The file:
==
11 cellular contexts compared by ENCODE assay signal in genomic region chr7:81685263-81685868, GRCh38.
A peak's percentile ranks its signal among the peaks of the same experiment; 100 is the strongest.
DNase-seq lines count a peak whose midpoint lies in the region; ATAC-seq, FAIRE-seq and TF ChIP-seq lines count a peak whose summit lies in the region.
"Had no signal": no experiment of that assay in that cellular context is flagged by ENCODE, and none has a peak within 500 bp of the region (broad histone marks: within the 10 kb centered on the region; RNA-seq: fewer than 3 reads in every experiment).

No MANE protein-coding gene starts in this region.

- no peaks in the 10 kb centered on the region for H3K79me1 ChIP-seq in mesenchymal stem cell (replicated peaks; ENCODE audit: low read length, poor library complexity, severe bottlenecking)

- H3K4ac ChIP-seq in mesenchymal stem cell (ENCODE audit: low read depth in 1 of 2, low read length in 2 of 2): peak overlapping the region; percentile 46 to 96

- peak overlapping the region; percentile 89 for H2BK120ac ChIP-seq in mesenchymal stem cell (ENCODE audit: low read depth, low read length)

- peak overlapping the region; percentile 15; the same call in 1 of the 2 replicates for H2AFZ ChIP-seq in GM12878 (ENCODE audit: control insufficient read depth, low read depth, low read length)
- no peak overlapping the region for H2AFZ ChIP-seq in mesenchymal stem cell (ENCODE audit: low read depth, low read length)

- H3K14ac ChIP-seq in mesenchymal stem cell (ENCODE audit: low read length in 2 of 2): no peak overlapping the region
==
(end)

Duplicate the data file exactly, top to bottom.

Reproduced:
11 cellular contexts compared by ENCODE assay signal in genomic region chr7:81685263-81685868, GRCh38.
A peak's percentile ranks its signal among the peaks of the same experiment; 100 is the strongest.
DNase-seq lines count a peak whose midpoint lies in the region; ATAC-seq, FAIRE-seq and TF ChIP-seq lines count a peak whose summit lies in the region.
"Had no signal": no experiment of that assay in that cellular context is flagged by ENCODE, and none has a peak within 500 bp of the region (broad histone marks: within the 10 kb centered on the region; RNA-seq: fewer than 3 reads in every experiment).

No MANE protein-coding gene starts in this region.

- no peaks in the 10 kb centered on the region for H3K79me1 ChIP-seq in mesenchymal stem cell (replicated peaks; ENCODE audit: low read length, poor library complexity, severe bottlenecking)

- H3K4ac ChIP-seq in mesenchymal stem cell (ENCODE audit: low read depth in 1 of 2, low read length in 2 of 2): peak overlapping the region; percentile 46 to 96

- peak overlapping the region; percentile 89 for H2BK120ac ChIP-seq in mesenchymal stem cell (ENCODE audit: low read depth, low read length)

- peak overlapping the region; percentile 15; the same call in 1 of the 2 replicates for H2AFZ ChIP-seq in GM12878 (ENCODE audit: control insufficient read depth, low read depth, low read length)
- no peak overlapping the region for H2AFZ ChIP-seq in mesenchymal stem cell (ENCODE audit: low read depth, low read length)

- H3K14ac ChIP-seq in mesenchymal stem cell (ENCODE audit: low read length in 2 of 2): no peak overlapping the region